They interviewed some people on the news - one girl from Poland I think said "I don't want to work the same but be paid less" ... cos the tax credits are now ingrained as part of your right. (As we saw from the mass hysteria about the QT hard worker)

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I wish george had said in his budget a few weeks ago

that they tax credits can only be claimed after 4 years working and this is what europe wants us to do. If you the public dont like please tell europe.

.

I think they will have to apply the same rules to us as Europe and what's wrong with that. Surely 4 years of work before you draw benefit is fair, it's about time Brits got weaned off the welfare teat. I've got over 35 years of contributions and would get nothing if I ceased in self employment and nothing for the rest of my working life (15 more years).

We have the ridiculous situation of Eastern Europeans with no skills topping up Big Issue self employment, buskers, scrap metal collection, caterers who can't cook etc with tax credits.

Edited by crashmonitor

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They interviewed some people on the news - one girl from Poland I think said "I don't want to work the same but be paid less" ... cos the tax credits are now ingrained as part of your right. (As we saw from the mass hysteria about the QT hard worker)

Move to where the wage gives you the same amount then - or more.

That was one of the reasons justifying the creation of the eu - of course nearly every reason given originally has turned out to have been a con.

Edited by billybong

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I don't have too much of a problem with n-work benefits paid to people working in this country, wherever they originally hailed from. The money is taxed, sloshes around the UK economy, is taxed again, sloshes a bit more then is taxed. It's all a merry-go-round that benefits the UK. It's the idea of sending money overseas that I have an issue with. Why is child benefit paid for children who are not in this country? The logic escapes me?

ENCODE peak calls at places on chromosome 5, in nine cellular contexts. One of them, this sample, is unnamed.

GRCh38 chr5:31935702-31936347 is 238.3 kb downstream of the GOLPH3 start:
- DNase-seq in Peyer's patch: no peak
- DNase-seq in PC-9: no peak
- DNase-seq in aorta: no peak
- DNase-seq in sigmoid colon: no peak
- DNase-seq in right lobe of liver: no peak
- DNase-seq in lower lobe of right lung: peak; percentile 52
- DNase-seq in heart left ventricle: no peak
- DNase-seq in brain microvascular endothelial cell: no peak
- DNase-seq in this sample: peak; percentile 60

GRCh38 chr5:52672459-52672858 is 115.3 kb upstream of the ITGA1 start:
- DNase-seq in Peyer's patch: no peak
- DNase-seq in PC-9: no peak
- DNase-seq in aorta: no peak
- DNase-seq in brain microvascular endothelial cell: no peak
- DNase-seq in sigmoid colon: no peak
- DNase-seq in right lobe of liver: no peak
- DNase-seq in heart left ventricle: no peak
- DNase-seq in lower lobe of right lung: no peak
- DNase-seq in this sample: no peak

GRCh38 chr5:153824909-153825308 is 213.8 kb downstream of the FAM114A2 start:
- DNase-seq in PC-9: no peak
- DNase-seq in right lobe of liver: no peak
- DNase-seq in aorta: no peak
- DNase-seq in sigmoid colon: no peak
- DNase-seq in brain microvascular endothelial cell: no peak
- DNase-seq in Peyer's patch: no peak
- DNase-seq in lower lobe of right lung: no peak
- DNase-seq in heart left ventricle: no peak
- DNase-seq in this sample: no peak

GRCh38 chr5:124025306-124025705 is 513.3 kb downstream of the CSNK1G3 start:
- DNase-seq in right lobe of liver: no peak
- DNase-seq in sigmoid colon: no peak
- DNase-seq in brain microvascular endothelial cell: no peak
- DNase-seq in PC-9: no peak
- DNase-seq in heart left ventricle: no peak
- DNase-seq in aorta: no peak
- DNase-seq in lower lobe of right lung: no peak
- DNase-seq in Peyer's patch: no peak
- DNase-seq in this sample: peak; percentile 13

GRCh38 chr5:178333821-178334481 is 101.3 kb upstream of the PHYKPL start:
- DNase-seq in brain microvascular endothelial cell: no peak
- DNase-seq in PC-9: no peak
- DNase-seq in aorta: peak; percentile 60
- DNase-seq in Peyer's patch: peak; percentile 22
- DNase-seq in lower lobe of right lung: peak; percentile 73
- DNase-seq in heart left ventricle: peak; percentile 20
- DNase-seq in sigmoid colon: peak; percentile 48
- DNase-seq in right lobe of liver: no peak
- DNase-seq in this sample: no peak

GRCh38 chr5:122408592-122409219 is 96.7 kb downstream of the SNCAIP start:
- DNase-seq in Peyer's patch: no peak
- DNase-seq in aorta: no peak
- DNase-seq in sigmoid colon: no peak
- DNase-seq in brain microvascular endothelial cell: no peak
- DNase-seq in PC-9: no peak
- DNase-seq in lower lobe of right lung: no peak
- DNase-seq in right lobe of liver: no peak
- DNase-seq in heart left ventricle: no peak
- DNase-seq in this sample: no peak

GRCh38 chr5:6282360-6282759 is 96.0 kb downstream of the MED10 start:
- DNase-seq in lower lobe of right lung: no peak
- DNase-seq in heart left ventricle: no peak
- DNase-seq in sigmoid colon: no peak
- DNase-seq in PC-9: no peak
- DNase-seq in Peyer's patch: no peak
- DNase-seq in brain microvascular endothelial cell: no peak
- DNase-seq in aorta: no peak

To be fair, I also believe UK pensions should only be paid to those who live in the UK. If people choose to move overseas in retirement then it should be self-financing through their own pension provision, not via the taxpayer.

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I don't have too much of a problem with n-work benefits paid to people working in this country, wherever they originally hailed from. The money is taxed, sloshes around the UK economy, is taxed again, sloshes a bit more then is taxed. It's all a merry-go-round that benefits the UK. It's the idea of sending money overseas that I have an issue with. Why is child benefit paid for children who are not in this country? The logic escapes me?

To be fair, I also believe UK pensions should only be paid to those who live in the UK. If people choose to move overseas in retirement then it should be self-financing through their own pension provision, not via the taxpayer.

Well indeed I guess the system loses plenty from retired expats living abroad, especially superannuated public sector ones.